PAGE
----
News: Battalion commander leads from the front
Story by Capt. Murray Shugars
CONTINGENCY OPERATING LOCATION Q-WEST, Iraq — The commander of a Mississippi Army National Guard battalion accompanied his Soldiers on a convoy security mission from Contingency Operating Location Q-West to Forward Operating Base Warrior, Nov. 24 and 25.
Lt. Col. Kerry Goodman, a Meridian, Miss., native who commands 2nd Battalion, 198th Combined Arms, out of Senatobia, Miss., used his own truck and crew to roll with members of 1st Platoon, B Company, 2/198th CAB out of Greenwood, Miss.
Goodman said he regularly joins his convoy security missions to supervise, to improve his battle-space awareness and to help him see from his Soldiers perspectives.
"A leader has got to go with the Soldiers to make sure they are doing what they are supposed to be doing," said Goodman, "but my main reason for joining missions is to be out there with my Soldiers and experience what they experience and understand what issues they are having."
Goodman's presence raised morale, said Staff Sgt. Robert E. Cullom, a squad leader and, during this mission, a scout truck commander.
"We like to see commanders out here with us," said the Flowood, Miss., native. "Having the battalion commander take time to be here definitely helps morale. It gains our trust and respect."
Sgt. John F. Diviney, a gunner from Spokane, Wash., serving as non-commissioned officer in charge of Goodman's vehicle crew, agrees that the time Goodman spends with the troops is good for morale and builds trust.
"I've known battalion commanders that hardly ever went out the wire," said Diviney. "You have to respect commanders who get out there with the troops, and lieutenant colonel Goodman goes out a lot. When he's talking to the Soldiers, you can tell he understands enlisted life, and the Soldiers can tell."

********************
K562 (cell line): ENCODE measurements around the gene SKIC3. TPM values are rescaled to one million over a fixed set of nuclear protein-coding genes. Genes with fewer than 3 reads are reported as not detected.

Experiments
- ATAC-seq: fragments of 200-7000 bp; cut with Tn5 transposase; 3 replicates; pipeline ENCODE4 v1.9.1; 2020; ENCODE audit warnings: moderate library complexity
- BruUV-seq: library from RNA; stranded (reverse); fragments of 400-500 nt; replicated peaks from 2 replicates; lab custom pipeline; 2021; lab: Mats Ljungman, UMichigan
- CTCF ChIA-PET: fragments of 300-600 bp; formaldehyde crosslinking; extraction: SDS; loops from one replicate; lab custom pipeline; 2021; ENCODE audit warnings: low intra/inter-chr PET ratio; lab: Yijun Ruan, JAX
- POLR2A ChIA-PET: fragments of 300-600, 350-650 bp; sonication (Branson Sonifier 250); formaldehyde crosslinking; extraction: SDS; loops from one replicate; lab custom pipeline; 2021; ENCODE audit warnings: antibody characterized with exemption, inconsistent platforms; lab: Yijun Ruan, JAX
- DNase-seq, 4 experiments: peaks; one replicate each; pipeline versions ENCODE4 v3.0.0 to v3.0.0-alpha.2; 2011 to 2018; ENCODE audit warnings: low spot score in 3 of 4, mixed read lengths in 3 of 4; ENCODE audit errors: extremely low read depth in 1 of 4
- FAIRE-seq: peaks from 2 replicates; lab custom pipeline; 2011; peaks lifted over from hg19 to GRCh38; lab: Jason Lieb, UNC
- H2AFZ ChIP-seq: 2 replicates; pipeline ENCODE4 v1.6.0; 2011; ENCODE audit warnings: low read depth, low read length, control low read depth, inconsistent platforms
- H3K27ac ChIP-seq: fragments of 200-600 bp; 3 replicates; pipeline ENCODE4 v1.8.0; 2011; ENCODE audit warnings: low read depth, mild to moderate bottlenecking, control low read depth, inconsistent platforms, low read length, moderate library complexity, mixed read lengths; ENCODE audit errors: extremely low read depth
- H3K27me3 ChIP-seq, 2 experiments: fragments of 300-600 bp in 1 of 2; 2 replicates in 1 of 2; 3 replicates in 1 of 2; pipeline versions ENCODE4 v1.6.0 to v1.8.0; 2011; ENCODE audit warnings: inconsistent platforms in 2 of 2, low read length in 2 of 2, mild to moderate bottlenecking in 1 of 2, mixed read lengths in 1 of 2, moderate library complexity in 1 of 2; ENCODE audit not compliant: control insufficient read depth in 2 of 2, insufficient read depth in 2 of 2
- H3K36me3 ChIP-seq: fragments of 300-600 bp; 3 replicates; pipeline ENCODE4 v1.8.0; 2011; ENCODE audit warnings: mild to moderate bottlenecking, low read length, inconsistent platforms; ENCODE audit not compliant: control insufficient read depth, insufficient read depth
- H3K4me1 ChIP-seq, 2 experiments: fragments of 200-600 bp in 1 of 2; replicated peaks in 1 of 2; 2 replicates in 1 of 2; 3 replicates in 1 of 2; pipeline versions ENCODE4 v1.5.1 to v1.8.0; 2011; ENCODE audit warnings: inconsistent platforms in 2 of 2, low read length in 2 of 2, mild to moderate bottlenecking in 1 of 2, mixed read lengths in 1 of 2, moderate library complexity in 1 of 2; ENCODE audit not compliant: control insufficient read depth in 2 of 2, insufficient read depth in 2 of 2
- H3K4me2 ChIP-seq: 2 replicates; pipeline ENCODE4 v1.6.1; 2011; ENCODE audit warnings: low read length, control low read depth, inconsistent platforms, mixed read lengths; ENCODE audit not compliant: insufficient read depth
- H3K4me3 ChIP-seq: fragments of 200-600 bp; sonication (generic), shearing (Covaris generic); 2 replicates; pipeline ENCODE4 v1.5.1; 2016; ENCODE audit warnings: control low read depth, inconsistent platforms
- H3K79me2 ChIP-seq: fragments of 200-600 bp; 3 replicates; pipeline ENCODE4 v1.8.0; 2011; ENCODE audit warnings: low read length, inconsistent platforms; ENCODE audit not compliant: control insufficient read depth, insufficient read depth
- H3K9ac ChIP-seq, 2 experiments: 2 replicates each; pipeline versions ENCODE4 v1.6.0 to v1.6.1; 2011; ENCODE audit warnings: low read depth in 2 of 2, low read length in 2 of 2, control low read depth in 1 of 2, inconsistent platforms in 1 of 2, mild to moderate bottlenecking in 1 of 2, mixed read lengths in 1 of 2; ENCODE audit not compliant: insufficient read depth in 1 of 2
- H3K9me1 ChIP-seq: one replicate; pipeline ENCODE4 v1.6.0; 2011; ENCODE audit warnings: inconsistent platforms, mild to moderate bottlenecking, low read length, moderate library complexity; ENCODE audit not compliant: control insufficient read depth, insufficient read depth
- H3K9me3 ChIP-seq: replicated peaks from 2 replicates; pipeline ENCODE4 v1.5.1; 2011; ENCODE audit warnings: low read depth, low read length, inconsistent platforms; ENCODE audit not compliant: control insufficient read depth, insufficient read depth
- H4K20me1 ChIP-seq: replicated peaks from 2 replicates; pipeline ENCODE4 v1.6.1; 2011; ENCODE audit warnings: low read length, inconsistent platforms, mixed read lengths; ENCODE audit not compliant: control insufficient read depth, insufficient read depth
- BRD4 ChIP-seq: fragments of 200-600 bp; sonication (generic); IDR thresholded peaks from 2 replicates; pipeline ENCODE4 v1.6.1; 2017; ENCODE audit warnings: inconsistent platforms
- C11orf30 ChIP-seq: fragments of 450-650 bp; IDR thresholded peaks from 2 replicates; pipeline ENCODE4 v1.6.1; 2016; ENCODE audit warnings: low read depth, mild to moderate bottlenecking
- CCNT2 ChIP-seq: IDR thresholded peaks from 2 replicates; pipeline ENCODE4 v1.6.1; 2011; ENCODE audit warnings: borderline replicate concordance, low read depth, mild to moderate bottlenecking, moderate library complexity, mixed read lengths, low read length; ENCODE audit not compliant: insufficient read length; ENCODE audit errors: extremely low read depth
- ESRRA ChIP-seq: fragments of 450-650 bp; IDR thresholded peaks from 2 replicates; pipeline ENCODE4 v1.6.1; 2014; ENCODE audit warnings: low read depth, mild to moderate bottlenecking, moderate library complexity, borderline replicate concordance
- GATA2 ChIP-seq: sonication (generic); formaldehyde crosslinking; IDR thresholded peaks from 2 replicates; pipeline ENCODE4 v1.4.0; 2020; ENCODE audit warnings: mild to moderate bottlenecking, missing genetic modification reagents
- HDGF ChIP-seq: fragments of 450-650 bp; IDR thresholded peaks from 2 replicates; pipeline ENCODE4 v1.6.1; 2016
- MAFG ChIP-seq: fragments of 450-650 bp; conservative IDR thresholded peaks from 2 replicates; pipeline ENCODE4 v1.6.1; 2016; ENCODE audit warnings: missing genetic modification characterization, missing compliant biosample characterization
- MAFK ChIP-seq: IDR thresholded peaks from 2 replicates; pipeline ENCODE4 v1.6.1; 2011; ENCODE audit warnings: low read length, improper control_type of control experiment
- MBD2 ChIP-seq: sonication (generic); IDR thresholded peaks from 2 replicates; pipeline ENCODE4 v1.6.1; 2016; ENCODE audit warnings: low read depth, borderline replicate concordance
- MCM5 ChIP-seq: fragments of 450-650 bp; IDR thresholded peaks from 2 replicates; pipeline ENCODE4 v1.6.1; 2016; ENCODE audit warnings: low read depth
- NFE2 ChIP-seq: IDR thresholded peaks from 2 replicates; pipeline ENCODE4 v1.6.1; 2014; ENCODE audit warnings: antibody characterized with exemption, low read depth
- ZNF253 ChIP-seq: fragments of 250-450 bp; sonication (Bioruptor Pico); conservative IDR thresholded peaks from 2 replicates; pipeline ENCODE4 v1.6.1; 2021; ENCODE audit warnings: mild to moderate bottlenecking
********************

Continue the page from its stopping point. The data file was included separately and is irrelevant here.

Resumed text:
Goodman said that every leader is either a good or a bad example to the troops.
"One of the most valuable lessons I ever learned about leadership I learned from a bad platoon sergeant," said Goodman. "He was the worst leader I ever saw. He was never around for us. He was overweight. He was not tactically or technically proficient. I was young and could have learned the wrong lessons, but instead I learned what not to do from his bad example. I learned the importance of leading by example."
Another benefit of being with the Soldiers is that it allows the commander to recognized outstanding performance, said Goodman.
"If I see something that deserves recognition, I have the privilege of giving an impact award," Goodman told his assembled Soldiers before departing Warrior for the return to Q-West.
Goodman bestowed two Army Achievement Medals, one to Cullom and another to Staff Sgt. Jonathan A. Parks, a scout truck commander from Grenada, Miss.
"These NCOs identified a possible improvised explosive device and did an outstanding job of dealing with it," said Goodman during the brief, Nov. 25, ceremony in the COB Warrior Central Receiving and Shipping Point yard. "They established security in the area, radioed a detailed report and requested (explosives ordinance disposal) support and air cover. When the EOD and air cover arrived, Staff Sgt. Parks and Staff Sgt. Cullom played key roles in coordinating that support. They were vigilant and professional. They did nothing less than what I expect. Even though the IED turned out to be a false alarm, they did the right thing, and this was an excellent experience for the entire convoy."